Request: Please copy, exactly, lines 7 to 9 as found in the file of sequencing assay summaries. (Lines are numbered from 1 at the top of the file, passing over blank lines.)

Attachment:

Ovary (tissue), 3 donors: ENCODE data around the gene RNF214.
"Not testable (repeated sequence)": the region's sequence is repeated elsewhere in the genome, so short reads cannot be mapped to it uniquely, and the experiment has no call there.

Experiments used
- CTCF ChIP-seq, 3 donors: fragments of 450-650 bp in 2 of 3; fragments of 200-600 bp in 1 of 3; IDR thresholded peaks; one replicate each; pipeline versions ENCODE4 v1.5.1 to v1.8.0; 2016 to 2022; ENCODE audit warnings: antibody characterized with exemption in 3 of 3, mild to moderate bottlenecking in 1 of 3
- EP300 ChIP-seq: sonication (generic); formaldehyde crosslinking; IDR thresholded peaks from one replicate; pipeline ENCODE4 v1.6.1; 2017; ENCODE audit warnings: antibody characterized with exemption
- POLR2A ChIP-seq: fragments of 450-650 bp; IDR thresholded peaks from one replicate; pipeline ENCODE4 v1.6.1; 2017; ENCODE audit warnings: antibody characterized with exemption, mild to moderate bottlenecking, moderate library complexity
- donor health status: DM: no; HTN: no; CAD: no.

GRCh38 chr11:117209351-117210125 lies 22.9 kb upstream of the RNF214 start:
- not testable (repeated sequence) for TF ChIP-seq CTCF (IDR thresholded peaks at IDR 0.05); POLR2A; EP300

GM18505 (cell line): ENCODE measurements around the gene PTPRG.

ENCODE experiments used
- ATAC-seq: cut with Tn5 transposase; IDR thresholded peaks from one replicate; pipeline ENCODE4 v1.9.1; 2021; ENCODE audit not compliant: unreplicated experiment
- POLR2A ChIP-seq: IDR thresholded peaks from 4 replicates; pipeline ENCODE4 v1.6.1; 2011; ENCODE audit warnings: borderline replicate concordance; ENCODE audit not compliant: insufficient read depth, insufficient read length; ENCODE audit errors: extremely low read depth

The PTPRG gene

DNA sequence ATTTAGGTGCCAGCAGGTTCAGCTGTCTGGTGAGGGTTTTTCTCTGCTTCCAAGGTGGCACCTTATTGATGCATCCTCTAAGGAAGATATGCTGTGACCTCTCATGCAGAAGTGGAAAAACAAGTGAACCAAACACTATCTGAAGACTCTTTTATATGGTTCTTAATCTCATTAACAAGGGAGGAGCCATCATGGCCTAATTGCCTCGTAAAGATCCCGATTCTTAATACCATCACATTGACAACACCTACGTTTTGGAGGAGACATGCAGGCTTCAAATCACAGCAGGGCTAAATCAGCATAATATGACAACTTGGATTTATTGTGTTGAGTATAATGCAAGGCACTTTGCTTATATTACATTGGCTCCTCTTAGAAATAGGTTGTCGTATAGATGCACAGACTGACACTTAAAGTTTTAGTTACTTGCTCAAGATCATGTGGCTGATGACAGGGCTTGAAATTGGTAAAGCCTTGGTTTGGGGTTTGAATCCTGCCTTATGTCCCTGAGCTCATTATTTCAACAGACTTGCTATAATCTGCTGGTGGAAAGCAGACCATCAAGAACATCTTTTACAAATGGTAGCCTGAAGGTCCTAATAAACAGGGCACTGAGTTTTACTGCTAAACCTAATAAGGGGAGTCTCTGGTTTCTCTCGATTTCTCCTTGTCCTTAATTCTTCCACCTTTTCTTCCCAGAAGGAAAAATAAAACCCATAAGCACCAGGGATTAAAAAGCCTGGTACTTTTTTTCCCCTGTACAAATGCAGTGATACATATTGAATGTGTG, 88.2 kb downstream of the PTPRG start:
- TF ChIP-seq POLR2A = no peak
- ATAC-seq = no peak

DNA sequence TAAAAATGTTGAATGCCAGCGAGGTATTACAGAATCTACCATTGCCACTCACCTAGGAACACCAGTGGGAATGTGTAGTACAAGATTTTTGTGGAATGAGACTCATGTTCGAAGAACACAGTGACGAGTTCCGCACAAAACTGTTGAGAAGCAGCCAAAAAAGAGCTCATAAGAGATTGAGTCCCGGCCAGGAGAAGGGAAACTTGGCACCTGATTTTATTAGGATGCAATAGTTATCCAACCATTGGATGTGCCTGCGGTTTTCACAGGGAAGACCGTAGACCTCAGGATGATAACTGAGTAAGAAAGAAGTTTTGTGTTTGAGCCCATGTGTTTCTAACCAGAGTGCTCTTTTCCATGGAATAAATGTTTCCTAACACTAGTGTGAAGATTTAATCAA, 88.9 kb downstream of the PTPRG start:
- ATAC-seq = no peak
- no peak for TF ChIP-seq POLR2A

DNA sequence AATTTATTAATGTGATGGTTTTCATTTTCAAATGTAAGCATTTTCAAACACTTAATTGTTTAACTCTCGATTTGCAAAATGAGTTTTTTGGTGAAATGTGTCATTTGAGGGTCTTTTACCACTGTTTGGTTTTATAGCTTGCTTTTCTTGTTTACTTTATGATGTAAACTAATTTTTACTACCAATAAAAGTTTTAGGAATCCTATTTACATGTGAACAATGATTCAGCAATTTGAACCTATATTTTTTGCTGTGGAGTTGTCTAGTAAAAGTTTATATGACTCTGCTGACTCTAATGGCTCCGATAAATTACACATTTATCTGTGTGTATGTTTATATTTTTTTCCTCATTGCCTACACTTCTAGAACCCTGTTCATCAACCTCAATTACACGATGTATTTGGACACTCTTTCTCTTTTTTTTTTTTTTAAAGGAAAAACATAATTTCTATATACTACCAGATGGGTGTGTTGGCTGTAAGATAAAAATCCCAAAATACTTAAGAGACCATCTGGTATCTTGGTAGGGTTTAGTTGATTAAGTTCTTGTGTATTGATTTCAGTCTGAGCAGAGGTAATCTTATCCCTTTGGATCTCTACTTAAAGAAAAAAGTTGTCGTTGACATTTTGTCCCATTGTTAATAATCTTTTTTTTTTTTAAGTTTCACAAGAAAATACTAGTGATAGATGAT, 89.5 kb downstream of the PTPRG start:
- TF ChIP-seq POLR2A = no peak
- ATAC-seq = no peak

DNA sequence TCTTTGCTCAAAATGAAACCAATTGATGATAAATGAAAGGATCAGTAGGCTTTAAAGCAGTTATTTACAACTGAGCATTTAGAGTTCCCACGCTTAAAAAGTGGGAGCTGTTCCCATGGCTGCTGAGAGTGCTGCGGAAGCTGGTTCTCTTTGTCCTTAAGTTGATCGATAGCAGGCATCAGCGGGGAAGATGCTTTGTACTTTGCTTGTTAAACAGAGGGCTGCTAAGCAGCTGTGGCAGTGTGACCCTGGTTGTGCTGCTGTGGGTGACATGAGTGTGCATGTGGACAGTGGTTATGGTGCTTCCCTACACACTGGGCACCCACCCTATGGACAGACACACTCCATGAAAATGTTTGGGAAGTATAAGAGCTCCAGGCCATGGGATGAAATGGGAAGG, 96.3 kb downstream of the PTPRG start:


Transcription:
- donor health status: DM: no; HTN: no; CAD: no.

GRCh38 chr11:117209351-117210125 lies 22.9 kb upstream of the RNF214 start:
- not testable (repeated sequence) for TF ChIP-seq CTCF (IDR thresholded peaks at IDR 0.05); POLR2A; EP300